Sunday, December 6, 2009

More brain evidence of the uncertainty constant

I always watch the neurosciences, looking for some clue that tells me what the universal "herding" constant is for humans, that is the comfortable level of uncertainty about where the herd is headed.

Lauren Schenkman files a report on new advances for ABC News:

"Countless psychological experiments have shown that, on average, the longest sequence a normal person can recall on the fly contains about seven items."

She then goes on to describe a neuronal model for this devised by Mikhail Rabinovich, a neuroscientist at the BioCircuits Institute at the University of California.

The point for economic theory is that the eighth item in a list is barely remembered, the brain can track seven items reliably. This kind of research leads us toward the master uncertainty constant of human economies. We are comfortable when our error rate reaches .125, our first guess at the universal uncertainty constant. This tells Quantum Economists a lot about the structure of the economy in terms of distribution networks. More later.

Kling, Recalculation and the Great Depression

I generally like the Recalculation story by Kling.

I think Incompleteness does provide a context to fit his story in detail. By incompleteness I mean that the economy is deliberately imprecise because of the cost of precision. It is very expensive to track all the possible mis-allocations, or find all the profit opportunities. Hence, over time, the economy has adapted to a boom bust cycle as the least cost alternative.

Second comment I have is the details of the Great Depression. Kling comments:

"The amount of economic realignment caused by the internal combustion engine ultimately was huge. "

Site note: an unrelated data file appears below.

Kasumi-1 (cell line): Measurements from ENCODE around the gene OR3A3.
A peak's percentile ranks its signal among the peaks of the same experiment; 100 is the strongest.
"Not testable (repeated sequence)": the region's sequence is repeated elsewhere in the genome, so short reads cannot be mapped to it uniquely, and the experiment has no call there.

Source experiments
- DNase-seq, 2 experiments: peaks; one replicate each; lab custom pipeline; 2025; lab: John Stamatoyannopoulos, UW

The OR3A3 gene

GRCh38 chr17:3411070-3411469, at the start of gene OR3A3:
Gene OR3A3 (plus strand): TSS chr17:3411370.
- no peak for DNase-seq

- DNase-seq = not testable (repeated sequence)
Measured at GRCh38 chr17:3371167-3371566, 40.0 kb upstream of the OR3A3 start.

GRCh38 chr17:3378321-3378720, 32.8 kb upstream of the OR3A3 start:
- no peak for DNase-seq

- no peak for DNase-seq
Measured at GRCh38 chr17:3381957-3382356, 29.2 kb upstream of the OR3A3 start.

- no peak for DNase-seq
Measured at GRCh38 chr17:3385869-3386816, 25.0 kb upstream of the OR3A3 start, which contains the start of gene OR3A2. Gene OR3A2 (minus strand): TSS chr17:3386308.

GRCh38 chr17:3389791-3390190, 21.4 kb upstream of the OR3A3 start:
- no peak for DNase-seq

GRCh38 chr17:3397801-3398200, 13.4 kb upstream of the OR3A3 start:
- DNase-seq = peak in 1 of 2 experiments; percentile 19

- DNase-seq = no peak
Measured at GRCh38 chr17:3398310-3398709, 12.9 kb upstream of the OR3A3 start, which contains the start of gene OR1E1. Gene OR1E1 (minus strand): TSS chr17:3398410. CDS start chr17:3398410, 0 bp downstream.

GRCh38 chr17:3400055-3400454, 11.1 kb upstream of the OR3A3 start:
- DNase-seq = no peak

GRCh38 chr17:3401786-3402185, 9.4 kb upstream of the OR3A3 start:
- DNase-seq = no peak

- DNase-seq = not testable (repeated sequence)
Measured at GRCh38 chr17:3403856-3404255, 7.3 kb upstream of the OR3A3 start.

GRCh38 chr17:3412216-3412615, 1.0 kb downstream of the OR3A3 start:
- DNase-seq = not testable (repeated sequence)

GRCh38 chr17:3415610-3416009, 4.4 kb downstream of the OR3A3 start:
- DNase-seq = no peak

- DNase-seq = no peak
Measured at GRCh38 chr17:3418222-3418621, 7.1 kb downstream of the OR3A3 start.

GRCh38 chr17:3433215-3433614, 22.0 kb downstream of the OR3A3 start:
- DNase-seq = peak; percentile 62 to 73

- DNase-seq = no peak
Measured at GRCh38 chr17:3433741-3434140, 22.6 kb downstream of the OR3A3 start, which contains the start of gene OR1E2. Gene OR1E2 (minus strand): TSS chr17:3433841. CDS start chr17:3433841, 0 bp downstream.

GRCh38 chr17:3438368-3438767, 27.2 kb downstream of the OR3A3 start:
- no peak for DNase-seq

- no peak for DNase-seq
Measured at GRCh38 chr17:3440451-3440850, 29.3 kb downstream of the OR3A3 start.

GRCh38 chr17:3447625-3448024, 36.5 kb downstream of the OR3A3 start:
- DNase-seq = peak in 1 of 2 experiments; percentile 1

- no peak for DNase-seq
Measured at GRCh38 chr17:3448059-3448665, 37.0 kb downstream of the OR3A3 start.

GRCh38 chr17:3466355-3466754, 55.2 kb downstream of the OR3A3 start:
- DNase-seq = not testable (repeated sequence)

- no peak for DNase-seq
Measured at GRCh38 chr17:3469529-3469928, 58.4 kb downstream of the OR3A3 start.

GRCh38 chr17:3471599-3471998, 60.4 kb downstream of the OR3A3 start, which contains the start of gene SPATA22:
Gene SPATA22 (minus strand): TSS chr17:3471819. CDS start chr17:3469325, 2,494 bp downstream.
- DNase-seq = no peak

Then goes on to comment:

"A source of the current Recalculation is the Internet. "

He is close, but I wish he would have commented on the advent of broadcast based commercial markets in the late 20s. Like the Internet, broadcast radio changed the utility of freight transportation so greatly, so suddenly, with much more efficient advertising.

Saturday, December 5, 2009

We await the spiritual raising by Justice Roberts

Justice Roberts, in an amazing extension of rights, wants to grant artificial persons fundamental legal rights in the case of Citizens United vs Federal Government. Why he took the case, or why he didn't remand it back to contracts court is beyond me.

It would take a tremendously ignorant law professor to accept that somewhere in the Constitution that artificial beings have rights. Anybody know of a tremendously ignorant law professor?

My home town has half of residences underwater

GoBiz has the latest numbers from Corelogic on underwater mortgages. My hometown, Fresno, CA,has 48% of residences underwater. My hometown is also the center of Public Union mafia control of government in central valley. This post shows our city approaching bankruptcy after years of handing out future goodies.